I have a library that does I/O. There are a couple of external knobs for tuning the sizes of the memory buffers used internally. When I ran some tests I found that the sizes of the buffers can affect performance significantly.
But the optimum size seems to depend on a bunch of things - the available memory on the PC, the the size of the files being processed (varies from very small to huge), the number of files, the speed of the output stream relative to the input stream, and I'm not sure what else.
Does it make sense to build an adaptive memory strategy into the library? or is it better to just punt on that, and let the users of the library figure out what to use?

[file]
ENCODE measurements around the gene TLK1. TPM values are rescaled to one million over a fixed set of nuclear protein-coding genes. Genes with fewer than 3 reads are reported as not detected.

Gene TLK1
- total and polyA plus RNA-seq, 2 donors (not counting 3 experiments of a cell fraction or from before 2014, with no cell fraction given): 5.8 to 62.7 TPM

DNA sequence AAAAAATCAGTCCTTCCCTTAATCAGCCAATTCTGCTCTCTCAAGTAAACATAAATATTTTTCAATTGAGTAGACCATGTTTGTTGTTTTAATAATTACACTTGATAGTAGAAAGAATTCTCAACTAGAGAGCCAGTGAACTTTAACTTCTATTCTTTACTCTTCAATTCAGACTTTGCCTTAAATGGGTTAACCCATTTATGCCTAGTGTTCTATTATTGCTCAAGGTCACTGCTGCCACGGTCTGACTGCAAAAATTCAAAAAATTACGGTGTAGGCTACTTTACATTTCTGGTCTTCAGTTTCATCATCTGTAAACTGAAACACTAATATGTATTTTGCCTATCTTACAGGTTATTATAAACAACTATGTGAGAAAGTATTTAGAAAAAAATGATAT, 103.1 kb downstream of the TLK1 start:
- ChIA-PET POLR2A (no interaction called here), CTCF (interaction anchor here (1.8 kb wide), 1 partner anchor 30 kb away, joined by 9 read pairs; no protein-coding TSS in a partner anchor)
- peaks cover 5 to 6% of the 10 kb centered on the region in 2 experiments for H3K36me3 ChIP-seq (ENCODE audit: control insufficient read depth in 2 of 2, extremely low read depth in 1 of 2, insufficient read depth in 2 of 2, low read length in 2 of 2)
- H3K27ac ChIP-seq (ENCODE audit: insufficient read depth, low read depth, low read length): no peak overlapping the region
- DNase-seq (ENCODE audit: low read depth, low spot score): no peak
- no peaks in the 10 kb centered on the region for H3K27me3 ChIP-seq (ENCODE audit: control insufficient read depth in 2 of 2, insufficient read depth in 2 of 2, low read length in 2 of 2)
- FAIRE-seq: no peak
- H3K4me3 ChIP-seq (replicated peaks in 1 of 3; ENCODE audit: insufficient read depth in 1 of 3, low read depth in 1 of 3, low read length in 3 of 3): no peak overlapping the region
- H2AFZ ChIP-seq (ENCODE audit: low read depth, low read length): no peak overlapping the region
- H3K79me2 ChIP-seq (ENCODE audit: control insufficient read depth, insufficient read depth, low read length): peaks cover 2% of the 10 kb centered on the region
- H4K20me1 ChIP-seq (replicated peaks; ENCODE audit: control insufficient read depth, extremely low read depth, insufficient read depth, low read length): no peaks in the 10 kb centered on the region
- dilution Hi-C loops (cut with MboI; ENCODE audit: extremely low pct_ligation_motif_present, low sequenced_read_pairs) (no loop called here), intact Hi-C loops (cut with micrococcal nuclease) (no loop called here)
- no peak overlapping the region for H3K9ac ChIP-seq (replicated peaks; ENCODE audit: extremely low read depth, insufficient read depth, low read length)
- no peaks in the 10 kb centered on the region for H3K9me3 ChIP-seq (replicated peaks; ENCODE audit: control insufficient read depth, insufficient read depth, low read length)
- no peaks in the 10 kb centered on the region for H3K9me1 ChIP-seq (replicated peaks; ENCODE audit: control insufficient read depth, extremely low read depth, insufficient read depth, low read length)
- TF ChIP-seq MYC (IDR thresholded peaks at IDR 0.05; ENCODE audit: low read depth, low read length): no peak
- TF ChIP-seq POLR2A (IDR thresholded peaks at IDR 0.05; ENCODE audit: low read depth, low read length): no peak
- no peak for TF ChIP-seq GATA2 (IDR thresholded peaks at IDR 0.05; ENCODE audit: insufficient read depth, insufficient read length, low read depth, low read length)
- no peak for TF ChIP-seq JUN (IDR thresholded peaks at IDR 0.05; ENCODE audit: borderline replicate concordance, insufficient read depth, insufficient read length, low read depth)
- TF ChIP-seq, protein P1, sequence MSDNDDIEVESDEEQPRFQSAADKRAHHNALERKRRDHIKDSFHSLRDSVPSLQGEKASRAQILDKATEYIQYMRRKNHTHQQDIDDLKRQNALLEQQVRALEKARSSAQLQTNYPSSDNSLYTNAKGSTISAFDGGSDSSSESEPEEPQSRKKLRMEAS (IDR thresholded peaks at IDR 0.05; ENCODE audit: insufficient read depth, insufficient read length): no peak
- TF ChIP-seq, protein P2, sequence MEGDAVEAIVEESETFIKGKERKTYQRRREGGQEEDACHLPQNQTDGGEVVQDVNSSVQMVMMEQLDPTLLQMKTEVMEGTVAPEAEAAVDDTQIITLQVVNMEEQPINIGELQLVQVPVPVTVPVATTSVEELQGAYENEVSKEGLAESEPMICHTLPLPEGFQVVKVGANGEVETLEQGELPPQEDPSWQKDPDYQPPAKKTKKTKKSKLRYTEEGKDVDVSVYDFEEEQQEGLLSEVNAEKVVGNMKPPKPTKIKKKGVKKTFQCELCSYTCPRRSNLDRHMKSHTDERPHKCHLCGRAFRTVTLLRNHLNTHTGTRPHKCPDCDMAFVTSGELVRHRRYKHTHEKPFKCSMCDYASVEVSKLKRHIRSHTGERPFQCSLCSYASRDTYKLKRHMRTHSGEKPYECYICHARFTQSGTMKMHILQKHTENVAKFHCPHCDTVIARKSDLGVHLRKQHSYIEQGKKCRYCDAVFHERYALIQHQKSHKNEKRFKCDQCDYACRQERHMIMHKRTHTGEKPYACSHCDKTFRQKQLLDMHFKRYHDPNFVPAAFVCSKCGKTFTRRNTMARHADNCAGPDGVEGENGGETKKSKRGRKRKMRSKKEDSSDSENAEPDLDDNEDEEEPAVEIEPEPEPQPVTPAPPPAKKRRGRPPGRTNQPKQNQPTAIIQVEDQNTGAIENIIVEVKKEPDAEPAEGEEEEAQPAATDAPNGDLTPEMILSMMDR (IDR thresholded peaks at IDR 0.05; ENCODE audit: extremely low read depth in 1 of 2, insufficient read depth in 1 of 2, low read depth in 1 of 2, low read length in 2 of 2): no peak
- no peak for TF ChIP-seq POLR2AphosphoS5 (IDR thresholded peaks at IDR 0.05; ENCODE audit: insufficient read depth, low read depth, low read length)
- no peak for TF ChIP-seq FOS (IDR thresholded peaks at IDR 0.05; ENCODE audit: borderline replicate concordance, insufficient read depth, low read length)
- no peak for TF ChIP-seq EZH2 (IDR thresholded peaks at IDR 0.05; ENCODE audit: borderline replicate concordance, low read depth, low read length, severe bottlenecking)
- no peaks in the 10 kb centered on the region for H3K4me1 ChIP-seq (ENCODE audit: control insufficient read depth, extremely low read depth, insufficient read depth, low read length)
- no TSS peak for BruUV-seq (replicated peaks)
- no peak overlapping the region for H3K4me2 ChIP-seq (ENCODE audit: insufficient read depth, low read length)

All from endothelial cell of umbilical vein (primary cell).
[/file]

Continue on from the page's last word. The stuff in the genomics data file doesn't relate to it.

Has anyone done something like this - and how hard is it? Did it work?
Given different buffer sizes, I suppose the library could track the time it takes for various operations, and then it could make some decisions about which size was optimal. I could imagine having the library rotate through various buffer sizes in the initial I/O rounds... and then it eventually would do the calculations and adjust the buffer size in future rounds depending on the outcomes. But then, how often to re-check? How often to adjust?